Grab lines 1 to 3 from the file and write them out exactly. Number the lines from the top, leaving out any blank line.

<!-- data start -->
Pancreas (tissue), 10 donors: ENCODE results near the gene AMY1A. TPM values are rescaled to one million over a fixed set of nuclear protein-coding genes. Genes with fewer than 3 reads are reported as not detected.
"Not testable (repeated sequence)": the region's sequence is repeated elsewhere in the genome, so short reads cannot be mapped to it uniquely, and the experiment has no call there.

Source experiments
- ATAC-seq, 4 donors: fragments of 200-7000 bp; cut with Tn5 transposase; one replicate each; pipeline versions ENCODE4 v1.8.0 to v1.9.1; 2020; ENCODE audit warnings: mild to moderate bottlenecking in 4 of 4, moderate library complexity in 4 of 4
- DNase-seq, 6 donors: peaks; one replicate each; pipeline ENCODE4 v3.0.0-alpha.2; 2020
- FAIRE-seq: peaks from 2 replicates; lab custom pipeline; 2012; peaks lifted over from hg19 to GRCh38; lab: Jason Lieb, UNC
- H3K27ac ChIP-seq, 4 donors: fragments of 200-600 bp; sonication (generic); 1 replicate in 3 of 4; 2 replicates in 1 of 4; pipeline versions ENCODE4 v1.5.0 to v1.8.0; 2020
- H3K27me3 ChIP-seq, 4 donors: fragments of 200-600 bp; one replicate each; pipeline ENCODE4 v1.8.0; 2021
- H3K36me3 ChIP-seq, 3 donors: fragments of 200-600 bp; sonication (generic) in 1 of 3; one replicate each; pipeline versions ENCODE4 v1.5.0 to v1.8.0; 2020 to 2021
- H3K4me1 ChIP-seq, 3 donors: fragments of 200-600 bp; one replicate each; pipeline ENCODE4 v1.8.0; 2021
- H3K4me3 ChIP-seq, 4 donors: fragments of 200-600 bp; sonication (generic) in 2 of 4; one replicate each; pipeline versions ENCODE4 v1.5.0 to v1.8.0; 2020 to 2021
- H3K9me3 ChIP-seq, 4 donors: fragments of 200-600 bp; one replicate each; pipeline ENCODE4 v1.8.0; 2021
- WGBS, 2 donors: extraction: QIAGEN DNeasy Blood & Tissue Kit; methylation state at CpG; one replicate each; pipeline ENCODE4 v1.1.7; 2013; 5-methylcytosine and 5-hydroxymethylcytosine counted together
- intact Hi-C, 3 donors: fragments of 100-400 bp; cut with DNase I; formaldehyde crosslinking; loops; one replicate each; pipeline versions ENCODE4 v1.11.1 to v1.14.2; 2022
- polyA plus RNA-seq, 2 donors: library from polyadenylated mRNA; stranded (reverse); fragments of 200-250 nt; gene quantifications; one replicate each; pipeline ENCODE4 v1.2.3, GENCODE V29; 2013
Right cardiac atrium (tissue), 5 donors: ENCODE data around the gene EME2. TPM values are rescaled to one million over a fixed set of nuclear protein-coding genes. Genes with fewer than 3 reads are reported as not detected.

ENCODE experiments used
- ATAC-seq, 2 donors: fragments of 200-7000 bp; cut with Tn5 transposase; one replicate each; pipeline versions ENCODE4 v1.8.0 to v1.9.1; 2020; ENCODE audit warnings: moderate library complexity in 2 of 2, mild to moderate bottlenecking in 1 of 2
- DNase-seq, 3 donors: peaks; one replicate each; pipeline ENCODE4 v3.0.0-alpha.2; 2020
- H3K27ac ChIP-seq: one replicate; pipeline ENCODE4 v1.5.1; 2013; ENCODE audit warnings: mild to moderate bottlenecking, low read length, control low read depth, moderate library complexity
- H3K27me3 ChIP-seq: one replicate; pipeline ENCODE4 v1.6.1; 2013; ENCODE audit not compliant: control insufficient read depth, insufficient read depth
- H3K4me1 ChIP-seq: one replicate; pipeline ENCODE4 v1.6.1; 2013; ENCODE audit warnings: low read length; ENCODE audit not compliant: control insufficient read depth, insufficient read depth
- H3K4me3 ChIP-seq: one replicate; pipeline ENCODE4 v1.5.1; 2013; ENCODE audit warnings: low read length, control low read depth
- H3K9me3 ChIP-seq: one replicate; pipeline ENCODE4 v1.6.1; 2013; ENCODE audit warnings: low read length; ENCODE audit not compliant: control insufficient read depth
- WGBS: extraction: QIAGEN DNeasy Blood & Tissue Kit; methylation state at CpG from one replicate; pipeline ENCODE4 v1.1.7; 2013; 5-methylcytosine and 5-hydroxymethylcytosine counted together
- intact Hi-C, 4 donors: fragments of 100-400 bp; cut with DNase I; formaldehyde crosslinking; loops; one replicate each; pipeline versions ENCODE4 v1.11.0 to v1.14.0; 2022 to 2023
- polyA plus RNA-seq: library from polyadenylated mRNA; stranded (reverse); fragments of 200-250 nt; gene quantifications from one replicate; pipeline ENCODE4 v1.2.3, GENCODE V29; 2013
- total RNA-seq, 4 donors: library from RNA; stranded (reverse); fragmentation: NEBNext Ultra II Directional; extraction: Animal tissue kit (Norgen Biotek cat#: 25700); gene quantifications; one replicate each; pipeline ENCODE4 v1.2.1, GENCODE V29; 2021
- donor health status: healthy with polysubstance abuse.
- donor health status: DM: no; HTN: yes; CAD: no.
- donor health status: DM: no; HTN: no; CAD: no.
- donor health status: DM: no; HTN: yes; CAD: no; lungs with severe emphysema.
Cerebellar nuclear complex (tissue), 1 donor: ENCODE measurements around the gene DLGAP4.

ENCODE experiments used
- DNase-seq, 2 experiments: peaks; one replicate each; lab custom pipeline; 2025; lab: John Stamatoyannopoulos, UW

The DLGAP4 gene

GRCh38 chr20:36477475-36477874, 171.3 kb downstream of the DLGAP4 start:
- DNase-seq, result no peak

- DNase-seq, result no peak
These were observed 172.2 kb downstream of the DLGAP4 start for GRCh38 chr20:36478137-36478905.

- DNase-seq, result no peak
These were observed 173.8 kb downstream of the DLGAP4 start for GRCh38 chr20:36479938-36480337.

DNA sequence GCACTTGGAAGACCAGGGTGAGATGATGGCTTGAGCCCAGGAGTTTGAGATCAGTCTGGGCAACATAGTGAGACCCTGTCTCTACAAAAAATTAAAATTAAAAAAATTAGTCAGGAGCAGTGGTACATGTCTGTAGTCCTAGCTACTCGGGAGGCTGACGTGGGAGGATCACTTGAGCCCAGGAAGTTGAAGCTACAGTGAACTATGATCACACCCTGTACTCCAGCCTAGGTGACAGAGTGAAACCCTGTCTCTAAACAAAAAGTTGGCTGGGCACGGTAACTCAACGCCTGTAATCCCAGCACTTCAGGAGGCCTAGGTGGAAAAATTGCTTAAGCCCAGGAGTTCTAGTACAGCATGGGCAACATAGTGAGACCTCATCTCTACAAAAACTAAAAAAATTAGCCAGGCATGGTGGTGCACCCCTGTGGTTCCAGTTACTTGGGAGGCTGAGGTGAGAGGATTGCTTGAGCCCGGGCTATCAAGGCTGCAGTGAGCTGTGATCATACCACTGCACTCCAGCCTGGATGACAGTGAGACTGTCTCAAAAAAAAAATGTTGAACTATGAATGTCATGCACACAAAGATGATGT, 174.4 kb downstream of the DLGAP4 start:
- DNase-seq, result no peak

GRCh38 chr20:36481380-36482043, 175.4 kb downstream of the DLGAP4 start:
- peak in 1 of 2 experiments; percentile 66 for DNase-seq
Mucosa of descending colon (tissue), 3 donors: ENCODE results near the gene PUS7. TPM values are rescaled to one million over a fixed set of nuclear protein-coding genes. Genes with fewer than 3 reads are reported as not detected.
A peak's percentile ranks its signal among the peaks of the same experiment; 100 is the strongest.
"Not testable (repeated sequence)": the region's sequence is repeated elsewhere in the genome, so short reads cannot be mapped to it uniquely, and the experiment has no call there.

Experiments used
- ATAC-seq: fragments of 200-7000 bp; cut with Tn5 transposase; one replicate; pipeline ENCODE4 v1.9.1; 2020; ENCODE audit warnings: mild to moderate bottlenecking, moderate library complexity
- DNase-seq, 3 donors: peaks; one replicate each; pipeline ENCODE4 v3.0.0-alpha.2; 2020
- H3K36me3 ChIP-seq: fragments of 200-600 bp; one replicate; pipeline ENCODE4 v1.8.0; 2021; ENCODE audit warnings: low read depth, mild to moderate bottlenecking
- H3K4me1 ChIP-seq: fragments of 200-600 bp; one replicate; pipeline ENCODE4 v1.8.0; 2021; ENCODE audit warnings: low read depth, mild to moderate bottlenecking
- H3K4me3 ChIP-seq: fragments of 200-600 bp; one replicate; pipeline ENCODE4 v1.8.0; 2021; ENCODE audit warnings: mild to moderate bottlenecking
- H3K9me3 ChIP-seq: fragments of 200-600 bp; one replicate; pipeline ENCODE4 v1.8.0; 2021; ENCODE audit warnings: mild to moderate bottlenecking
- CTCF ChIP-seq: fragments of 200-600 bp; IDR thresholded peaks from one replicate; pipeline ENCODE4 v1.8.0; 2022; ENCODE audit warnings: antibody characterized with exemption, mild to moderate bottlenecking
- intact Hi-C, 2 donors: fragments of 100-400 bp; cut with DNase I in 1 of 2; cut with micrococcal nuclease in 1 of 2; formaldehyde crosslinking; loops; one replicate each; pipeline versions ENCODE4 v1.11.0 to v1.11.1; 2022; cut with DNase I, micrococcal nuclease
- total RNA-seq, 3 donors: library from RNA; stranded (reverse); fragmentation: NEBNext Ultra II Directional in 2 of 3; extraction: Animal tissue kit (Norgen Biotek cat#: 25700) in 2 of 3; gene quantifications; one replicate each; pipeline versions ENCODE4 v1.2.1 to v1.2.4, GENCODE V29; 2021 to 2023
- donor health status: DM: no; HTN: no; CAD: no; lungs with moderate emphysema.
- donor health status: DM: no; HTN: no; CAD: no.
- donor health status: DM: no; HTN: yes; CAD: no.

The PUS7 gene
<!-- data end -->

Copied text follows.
Pancreas (tissue), 10 donors: ENCODE results near the gene AMY1A. TPM values are rescaled to one million over a fixed set of nuclear protein-coding genes. Genes with fewer than 3 reads are reported as not detected.
"Not testable (repeated sequence)": the region's sequence is repeated elsewhere in the genome, so short reads cannot be mapped to it uniquely, and the experiment has no call there.

Source experiments